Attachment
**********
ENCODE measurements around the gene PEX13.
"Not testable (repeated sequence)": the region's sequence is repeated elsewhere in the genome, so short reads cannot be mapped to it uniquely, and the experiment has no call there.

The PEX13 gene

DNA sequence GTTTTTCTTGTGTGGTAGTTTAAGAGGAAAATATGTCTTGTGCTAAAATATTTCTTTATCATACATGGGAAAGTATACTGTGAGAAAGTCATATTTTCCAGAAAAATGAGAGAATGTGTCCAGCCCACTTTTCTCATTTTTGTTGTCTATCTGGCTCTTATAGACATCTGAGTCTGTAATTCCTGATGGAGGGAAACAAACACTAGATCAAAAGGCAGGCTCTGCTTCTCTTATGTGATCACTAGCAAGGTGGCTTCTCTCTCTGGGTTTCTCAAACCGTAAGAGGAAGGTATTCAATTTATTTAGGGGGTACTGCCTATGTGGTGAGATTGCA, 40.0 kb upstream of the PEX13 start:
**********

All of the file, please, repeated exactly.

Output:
ENCODE measurements around the gene PEX13.
"Not testable (repeated sequence)": the region's sequence is repeated elsewhere in the genome, so short reads cannot be mapped to it uniquely, and the experiment has no call there.

The PEX13 gene

DNA sequence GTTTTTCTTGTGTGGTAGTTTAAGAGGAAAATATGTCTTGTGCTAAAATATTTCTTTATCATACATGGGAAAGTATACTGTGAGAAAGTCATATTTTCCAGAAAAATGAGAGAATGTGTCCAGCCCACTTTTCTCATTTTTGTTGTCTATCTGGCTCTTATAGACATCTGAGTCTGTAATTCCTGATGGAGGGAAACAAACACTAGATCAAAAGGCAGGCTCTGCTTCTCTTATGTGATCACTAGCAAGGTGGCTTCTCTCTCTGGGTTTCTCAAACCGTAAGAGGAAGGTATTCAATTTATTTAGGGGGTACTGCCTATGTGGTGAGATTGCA, 40.0 kb upstream of the PEX13 start: